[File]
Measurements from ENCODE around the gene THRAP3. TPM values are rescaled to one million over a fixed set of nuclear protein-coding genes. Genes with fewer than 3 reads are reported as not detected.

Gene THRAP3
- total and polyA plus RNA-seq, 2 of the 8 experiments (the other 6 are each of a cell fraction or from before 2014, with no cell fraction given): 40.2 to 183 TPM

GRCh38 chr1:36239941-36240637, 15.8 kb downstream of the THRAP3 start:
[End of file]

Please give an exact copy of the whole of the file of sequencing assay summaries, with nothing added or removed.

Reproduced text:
Measurements from ENCODE around the gene THRAP3. TPM values are rescaled to one million over a fixed set of nuclear protein-coding genes. Genes with fewer than 3 reads are reported as not detected.

Gene THRAP3
- total and polyA plus RNA-seq, 2 of the 8 experiments (the other 6 are each of a cell fraction or from before 2014, with no cell fraction given): 40.2 to 183 TPM

GRCh38 chr1:36239941-36240637, 15.8 kb downstream of the THRAP3 start: